Ghost Of Tsushima (PS4) | Review – The Meaning of Honor

Developer: Sucker Punch Productions

Publisher: Sony Interactive Entertainment

Release Date: July 17 2020

Platform: PlayStation 4


Fluid gameplay within the beaututiful setting of ancient Japan.


Jin Sakai, a samurai from the Sakai Clan, is one of the few survivors from the first wave of attacks of the Mongols on the island of Tsushima, led by the cunning Kothun Khan. In order to save his home, Jin must fight with whatever he has at his disposal, regardless of the Bushido, the warrior’s path. And thus, the tale of the Ghost begins.


This game is the perfect addition to your library if you’re a Hack N’ Slash fan. The combat can be very challenging, especially on Hard mode. Defeating foes requires a lot of focus on well-timed attacks. You can block most of theirs, but if you parry by blocking right before it, you’ll have an opportunity to counter attack. And even then, you have the perfect parry, which can instantly kill a lot of enemies once you’re upgraded it enough. Speaking of which, the game require a bit of grinding for these upgrades – at least on a higher difficulty – but not enough to make it intolerable. It also won’t be much of an issue if you explore a lot, but more on that later.

The game also rewards good timing with the standoffs, where you hold a button and release it before an enemy hits you. Doing so will instantly kill them. Don’t miss it, though. It hurts.

The only downside I had with the combat are the duels; they’re some of the best combat the game has to offer. However, at least on a standard PS4, framerate drops can happen more than they should in these fights, especially fights with a lot of particle effects around them. Since this game is tied to precision and good timing, these drops can cause you to miss a parry and get hit.

The stealth mechanics are a bit more simple, but entertaining nonetheless. It’s what you expect from games that aren’t stealth-oriented. For instance, enemies have little-to-no peripheral vision, and will take quite some time to detect you. Still, I had a lot of fun with the stealth, especially since it offers a nice gameplay variety. Sometimes I used stealth, other times I just challenged the enemies. It’s also very useful if you’re not strong enough to deal with the enemies head-on.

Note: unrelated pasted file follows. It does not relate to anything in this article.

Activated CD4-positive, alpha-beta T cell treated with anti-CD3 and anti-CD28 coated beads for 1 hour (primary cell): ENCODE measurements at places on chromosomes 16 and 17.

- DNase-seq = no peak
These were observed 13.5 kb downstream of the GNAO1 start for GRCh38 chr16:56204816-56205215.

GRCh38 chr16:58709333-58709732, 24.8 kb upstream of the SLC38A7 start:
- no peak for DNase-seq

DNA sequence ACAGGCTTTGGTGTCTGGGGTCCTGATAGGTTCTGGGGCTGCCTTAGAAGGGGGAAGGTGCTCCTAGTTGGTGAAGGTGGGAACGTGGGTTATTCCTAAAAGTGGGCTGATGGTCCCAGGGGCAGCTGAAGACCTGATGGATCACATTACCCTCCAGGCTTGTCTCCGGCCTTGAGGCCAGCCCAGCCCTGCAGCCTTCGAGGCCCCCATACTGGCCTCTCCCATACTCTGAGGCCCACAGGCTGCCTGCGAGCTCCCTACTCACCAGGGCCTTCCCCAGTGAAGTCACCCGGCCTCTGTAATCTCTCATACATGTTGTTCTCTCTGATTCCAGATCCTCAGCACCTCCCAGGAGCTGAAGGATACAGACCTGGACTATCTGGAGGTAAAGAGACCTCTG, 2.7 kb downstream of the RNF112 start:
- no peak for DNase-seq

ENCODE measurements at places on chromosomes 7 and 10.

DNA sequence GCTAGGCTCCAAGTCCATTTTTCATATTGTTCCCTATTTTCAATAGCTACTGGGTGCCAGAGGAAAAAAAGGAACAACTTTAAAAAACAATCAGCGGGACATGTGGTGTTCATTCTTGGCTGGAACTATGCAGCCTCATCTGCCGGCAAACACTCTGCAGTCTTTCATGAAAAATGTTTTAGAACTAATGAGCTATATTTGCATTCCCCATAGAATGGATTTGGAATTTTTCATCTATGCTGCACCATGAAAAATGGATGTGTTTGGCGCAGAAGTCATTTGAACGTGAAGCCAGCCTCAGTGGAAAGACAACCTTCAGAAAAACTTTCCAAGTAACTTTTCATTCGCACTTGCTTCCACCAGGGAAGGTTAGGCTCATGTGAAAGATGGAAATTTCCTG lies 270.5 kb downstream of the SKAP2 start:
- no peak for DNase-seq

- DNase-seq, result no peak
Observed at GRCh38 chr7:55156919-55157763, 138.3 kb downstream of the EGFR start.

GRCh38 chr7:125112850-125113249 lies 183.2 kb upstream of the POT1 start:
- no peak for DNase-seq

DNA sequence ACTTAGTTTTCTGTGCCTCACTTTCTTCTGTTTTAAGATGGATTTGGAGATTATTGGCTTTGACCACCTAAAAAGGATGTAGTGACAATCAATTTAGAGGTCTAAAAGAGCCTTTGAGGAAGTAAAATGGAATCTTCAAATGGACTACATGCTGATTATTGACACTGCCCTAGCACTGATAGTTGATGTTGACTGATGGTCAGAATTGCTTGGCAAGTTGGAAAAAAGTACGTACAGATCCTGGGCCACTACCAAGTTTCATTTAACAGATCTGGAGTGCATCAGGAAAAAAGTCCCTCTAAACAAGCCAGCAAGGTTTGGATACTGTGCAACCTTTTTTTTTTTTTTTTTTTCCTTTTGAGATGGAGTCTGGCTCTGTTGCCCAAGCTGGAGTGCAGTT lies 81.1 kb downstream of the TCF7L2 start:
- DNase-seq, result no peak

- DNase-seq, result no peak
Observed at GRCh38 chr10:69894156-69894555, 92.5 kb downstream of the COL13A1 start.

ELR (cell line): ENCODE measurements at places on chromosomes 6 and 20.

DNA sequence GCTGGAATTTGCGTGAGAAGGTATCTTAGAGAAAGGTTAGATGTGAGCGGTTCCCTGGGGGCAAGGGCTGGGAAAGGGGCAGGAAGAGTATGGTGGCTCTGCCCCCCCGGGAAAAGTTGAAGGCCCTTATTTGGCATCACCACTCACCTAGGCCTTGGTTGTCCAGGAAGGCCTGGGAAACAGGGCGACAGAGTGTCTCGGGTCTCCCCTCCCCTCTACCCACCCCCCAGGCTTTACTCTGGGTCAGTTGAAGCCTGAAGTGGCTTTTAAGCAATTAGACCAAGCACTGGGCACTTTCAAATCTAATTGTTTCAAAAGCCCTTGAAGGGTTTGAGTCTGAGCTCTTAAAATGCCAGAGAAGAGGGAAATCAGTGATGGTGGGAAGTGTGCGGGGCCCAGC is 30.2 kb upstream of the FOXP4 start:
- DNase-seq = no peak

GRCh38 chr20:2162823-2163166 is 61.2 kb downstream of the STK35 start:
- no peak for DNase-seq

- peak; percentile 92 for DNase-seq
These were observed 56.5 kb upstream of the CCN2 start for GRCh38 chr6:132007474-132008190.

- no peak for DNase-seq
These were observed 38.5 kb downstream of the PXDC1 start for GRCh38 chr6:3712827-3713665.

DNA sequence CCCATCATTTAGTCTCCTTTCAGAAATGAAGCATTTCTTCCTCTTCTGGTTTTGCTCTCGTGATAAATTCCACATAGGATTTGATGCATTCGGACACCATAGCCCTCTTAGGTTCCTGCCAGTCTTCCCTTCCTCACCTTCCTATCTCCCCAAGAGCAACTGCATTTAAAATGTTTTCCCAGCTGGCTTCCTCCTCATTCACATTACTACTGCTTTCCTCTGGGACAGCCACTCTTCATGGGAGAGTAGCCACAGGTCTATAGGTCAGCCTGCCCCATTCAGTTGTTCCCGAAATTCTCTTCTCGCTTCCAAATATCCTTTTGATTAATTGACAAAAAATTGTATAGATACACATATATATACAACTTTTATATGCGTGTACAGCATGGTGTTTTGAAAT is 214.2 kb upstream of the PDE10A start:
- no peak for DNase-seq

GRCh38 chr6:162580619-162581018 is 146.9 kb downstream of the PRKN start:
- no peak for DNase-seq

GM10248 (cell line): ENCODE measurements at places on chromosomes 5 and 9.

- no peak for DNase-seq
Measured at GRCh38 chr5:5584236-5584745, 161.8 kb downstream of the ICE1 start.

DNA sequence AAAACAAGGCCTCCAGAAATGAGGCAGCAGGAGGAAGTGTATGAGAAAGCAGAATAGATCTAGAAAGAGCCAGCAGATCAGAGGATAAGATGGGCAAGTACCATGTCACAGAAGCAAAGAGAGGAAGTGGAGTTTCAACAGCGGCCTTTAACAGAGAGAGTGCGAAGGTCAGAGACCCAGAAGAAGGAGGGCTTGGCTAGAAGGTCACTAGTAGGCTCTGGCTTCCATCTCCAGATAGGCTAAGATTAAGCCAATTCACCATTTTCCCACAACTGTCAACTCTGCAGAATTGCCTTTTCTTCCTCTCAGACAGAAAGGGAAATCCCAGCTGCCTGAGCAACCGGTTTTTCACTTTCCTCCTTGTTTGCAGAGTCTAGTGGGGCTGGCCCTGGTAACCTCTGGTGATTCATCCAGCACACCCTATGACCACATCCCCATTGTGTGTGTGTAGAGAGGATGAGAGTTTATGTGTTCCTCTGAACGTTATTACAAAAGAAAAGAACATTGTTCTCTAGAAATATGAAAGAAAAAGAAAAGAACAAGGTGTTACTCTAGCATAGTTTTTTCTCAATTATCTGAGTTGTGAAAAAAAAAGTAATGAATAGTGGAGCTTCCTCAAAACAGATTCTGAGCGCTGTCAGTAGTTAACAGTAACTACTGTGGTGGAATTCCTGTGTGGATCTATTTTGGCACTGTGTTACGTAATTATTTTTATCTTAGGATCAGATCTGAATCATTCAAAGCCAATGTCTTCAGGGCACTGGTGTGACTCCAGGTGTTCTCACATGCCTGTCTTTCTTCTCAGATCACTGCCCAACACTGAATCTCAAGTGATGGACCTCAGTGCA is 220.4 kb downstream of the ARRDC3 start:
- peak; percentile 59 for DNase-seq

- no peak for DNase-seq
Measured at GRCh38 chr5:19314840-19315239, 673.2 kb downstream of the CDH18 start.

All bugs found were hardly detrimental, and don’t compromise the game in any way. In fact, I found most of them quite funny. Keep a look out to see if you spot a headless body crawling for mercy, it’s very amusing.

You can actually take out groups of enemies with standoffs, if you’re skilled enough.


Long story short, it’s amazing from beginning to end. It has a lot of emotional moments, and, interestingly enough, the stealth approach is actually plot-related (if you know how samurai were, you’d know they wouldn’t stab enemies in the back), which makes your approaches as either Samurai (combat) or Ghost (stealth) have a more profound touch.

Not just that, but the side-quests are very interesting as well. There are a good amount of them, and most of them concern the allies you meet along the way, which makes them more interesting as characters. Personally, I found Norio’s tales very emotional, and were home to some of my favorite missions. The developers clearly worked very hard to make sure each tale had some good writing. In fact, it’s so good that the tales told in some of these side-quests would rival other games’ campaign modes, in terms of the quality of writing.

What’s a samurai without style?


When it comes to exploration, the number of options are massive, but at the same time, they’re not overwhelming. The scenario is simply beautiful; each gives a very calming sensation when you’re exploring. There’s little-to-no HUD during your treks, so you can really take the scenery in. Plus, since the wind itself guides you towards your goal, it gives a much more immersive feel to the game.

Not only that, but it’s extremely rewarding as well. The spots you can find can increase your health, resolve (used for skills and more importantly, to heal yourself during combat), charms (that give you passive abilities once equipped) and the aforementioned side-stories. Finding these locations is also very immersive. Keep an eye out for foxes and especially golden birds, they can lead you to many interesting locations.

(Most) animals are your friends.


Both a technical a story masterpiece, this game honors samurai movies as if they were always made to be turned into video games. The combat is fluid and satisfying, and the story is both emotional and does make you think about what would be deemed honorable or not. This game is definitely a must-have for action fans, hack ‘n’ slash lovers, and anyone who appreciates fantastic writing in video games.

What? Everyone needs a rest…


5 Stars

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